In 1979, my father passed away. He had a heart attack due to the intense pressure and stress he was under. In that same year, the Russians invaded Afghanistan. By there was a civil war going on mainly in rural areas of Afghanistan. People were resisting the government which scared the Russians. When the invasion happened, the conflict transformed into a war. People started taking up arms and joining the Mujahideen to fight against the Russians. The war escalated into the cities. The communist government became desperate to recruit personnel for their army. They started conscripting anyone male who had an able body as young as the age of 13. They tried to conscript us too. By this time I had two married sisters. One in Kabul and the other in Pakistan. My eldest brother, mother, and younger sister went into hiding while my younger brother and I made the intention to flee to Canada. We paid a Pakistani smuggler around $200 USD (which today is equivalent to $10,000 USD). He took us from Afghanistan into Pakistan in a car. It was just my younger brother, me, and one of my uncle’s. We by passed the border security and arrived in Quetta. We stayed here for a few days and then set off for Karachi. My family in Afghanistan eventually joined us here too however, they did not want to flee to Canada with us. They felt the war would eventually stop and they could return to Afghanistan. My brother and I felt otherwise. The Pakistani government wasn’t very friendly to us. There was no school, no jobs, we wanted to get out. We had decided on Canada because we had heard they were welcoming refugees, very multicultural, and was a peaceful country. We waited in Pakistan until the smuggler had gotten all of our papers and passport ready. I was 18 and only knew a little bit of English while my brother was 17 when we hopped on a plane to come to Canada. I felt happy to leave Pakistan because it didn’t offer us anything but I was also upset with our situation. Our lives had turned completely upside down because of the war. We used to own businesses, had an income, and go to school, now there was nothing.
We arrived in Montreal, Canada in 1985. I saw someone with a uniform on. I didn’t know who he was or what position he had but I stopped him and told him we were refugees. He then directed us to someone else who took us to immigration. We stayed in a refugee hostel for the first few months. There were a few other afghans there. A week later my cousin had also arrived. He eventually left Montreal for Toronto because of more employment opportunities. My sister and her husband and two children from Pakistan also came to Montreal not too long after we did. We all stayed in one apartment. My brother and I got a $150 allowance each from the government. We started to look for work. I didn’t speak too much English but I could read signs. I found out where some manufacturing sites were and started going from site to site to see if there was employment opportunities. I eventually landed a job at a t-shirt printing company that paid what was then minimum wage ($4/hour). My brother got a similar job in another textile company. I hopped from job to job trying to look for better pay. At one point I worked in paint company but had to leave because I had an allergic reaction to the paint (all my body hair fell off). We lived in poverty. My brother eventually enrolled in a college and then went to university to study engineering. I was suffering from depression and was in no state to go to school. My sister and her husband and family eventually left back for Pakistan in 1986. I moved to Ontario in to find better employment opportunity. I moved in with some distant family. I was working and living with them until 1989. That year I went back to Pakistan and got married. I came back not long after the wedding and sponsored my wife. 6 months later she arrived in Canada. We lived together with my cousin who I had shared a hostel with in Montreal. My first child was born. After my second child was born in 1992, I moved to western part of the GTA. There were no Afghans here, they all lived in the eastern end. My brother moved from Montreal to live with me after he got an engineering job in Toronto. I moved from job to job trying to find a stable job that made ends meet. Up until 1998 I worked as a pizza delivery man, working night shifts, living off of welfare and I still hardly made ends meet. Finally in ’98 (after my 3rd child was born), I got a job at a manufacturing company that paid much better than a pizza delivery man.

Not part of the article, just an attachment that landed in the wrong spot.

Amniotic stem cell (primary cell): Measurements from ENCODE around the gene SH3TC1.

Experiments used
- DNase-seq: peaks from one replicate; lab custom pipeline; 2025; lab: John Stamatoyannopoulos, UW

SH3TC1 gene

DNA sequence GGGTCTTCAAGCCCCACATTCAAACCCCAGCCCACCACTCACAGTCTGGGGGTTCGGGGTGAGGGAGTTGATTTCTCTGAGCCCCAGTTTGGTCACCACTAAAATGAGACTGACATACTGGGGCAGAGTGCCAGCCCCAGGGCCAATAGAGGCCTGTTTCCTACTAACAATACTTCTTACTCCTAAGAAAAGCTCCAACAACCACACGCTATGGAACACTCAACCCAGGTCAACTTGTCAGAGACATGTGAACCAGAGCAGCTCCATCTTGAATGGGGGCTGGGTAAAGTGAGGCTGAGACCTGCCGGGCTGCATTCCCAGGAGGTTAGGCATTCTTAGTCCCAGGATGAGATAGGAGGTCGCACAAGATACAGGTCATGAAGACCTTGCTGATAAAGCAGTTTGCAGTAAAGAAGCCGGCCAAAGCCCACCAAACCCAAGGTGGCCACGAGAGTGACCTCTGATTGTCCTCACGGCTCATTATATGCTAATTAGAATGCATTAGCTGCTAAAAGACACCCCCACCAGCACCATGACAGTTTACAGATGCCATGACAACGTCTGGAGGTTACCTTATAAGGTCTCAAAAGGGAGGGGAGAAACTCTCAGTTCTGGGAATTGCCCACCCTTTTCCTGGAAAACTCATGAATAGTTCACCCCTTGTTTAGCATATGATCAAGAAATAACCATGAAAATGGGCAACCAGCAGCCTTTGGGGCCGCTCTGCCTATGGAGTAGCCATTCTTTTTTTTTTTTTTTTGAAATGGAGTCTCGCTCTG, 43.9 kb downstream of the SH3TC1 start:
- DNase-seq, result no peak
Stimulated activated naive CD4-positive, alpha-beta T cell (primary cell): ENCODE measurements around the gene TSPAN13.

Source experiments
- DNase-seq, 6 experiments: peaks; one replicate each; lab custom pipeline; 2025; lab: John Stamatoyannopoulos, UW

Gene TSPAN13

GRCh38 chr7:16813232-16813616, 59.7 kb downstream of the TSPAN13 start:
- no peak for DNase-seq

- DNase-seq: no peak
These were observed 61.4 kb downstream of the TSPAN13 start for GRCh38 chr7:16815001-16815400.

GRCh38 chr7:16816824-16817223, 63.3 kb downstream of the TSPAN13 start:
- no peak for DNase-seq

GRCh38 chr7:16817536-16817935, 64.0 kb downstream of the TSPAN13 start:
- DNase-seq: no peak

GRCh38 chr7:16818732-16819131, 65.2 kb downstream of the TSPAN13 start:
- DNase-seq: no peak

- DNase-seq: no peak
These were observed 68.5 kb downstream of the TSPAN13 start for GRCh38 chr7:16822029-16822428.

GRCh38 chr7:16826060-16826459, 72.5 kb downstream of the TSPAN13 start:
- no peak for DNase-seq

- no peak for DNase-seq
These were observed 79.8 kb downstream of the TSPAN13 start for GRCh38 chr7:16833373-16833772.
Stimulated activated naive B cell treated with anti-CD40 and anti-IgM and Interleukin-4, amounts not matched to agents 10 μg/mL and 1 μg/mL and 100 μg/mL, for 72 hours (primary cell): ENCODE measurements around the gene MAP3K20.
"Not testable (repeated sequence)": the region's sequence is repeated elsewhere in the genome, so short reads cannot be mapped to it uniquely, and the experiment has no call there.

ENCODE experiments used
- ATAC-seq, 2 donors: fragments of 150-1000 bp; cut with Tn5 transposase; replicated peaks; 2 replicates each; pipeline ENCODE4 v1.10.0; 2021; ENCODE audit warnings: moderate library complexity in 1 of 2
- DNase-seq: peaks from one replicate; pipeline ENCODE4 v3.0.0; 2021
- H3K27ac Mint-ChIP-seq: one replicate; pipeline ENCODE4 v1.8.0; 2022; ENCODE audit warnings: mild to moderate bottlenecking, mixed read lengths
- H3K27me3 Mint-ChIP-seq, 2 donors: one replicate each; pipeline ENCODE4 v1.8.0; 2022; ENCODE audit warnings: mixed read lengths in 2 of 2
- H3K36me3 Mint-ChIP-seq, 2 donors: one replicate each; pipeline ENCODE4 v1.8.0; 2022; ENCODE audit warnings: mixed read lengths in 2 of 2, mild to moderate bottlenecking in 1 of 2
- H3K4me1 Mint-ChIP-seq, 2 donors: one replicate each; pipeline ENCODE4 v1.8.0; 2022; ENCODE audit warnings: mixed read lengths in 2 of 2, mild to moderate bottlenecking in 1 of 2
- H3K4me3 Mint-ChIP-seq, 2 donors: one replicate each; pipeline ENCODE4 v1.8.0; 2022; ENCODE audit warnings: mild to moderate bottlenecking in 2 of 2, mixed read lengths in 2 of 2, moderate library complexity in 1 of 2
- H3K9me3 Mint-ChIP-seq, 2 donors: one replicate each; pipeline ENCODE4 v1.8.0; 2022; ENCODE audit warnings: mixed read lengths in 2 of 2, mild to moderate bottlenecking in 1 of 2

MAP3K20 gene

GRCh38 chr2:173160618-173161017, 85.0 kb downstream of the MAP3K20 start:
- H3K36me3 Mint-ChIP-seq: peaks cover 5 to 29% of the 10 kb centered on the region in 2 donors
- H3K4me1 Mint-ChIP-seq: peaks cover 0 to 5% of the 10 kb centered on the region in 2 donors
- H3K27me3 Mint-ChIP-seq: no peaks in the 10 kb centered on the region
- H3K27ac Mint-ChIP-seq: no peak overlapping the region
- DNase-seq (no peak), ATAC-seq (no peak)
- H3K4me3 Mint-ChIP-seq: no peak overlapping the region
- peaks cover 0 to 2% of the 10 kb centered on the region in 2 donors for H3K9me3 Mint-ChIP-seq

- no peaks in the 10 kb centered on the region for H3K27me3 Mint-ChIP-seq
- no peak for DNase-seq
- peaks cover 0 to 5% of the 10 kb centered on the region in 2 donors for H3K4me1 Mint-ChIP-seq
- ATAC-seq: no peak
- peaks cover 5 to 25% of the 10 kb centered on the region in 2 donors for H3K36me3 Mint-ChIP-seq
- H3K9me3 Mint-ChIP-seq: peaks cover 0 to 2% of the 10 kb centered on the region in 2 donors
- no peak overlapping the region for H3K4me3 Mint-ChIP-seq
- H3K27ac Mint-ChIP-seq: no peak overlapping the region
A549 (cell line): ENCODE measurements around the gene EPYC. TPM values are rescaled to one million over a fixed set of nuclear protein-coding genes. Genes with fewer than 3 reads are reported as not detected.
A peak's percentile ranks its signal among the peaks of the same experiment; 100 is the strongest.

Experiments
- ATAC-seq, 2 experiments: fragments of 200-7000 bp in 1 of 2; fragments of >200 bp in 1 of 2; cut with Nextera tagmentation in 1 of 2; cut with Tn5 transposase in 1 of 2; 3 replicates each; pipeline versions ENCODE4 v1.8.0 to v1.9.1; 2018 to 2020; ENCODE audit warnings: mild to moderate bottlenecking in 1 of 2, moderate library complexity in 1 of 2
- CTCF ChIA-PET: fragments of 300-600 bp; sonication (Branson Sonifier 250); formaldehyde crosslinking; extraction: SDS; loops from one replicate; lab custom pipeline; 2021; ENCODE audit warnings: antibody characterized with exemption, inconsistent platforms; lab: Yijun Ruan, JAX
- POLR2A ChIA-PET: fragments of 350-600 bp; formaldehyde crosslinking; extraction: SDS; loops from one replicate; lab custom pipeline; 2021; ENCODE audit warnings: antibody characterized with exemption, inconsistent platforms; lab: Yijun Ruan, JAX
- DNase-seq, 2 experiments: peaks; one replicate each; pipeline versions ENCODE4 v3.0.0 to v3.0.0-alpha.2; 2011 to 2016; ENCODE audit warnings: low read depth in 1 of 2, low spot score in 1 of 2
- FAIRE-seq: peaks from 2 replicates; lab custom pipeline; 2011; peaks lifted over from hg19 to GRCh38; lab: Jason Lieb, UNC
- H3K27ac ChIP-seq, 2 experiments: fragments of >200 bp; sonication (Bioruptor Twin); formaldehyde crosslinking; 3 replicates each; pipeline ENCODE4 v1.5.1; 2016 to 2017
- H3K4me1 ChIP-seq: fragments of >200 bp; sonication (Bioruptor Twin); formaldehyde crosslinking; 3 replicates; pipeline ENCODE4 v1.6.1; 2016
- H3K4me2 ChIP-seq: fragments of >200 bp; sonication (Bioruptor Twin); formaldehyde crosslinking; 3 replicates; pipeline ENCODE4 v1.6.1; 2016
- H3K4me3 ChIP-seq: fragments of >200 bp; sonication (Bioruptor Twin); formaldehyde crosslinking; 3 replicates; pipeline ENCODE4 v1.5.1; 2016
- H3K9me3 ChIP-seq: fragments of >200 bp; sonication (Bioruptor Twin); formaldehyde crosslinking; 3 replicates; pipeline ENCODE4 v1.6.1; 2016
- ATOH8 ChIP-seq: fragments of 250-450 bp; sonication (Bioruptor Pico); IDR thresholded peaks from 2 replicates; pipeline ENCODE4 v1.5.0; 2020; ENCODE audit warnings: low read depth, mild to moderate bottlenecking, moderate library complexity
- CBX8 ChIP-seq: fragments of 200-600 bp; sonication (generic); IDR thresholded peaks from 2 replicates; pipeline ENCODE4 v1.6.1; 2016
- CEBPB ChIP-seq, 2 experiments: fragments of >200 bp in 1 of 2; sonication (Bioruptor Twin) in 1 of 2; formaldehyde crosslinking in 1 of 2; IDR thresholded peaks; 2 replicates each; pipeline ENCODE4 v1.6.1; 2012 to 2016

During the 2008 recession I was laid off from my job. I decided that I should own my own business instead so, in partnership with a distant family member, I bought a franchise. The business was a complete failure. I was working 70-80hrs a week just barely making it run and making ends meet. I enjoyed the customers I had but it was a draining job and the head office was a nightmare. I sold it in 2013 and am currently working for a small manufacturing company. I have 3 girls. 2 have graduated from university and one just graduated from high school and is entering university in the fall. I find the Canada I am in today is nothing like the Canada that welcomed me in. I am thankful that I am settled now and am no longer stuck in the newcomer stage because if I was, than I would be suffering greatly as the current conservative government is very xenophobic. On top of that, Canada isn’t very good at creating jobs for the low-income folks like me. They are getting rid of manufacturing jobs and replacing them with only part-time or very low paid jobs. All I want is for my kids to have stable jobs and be positive contributors to society. People from my part of the world like sons but I don’t like sons. I like my girls.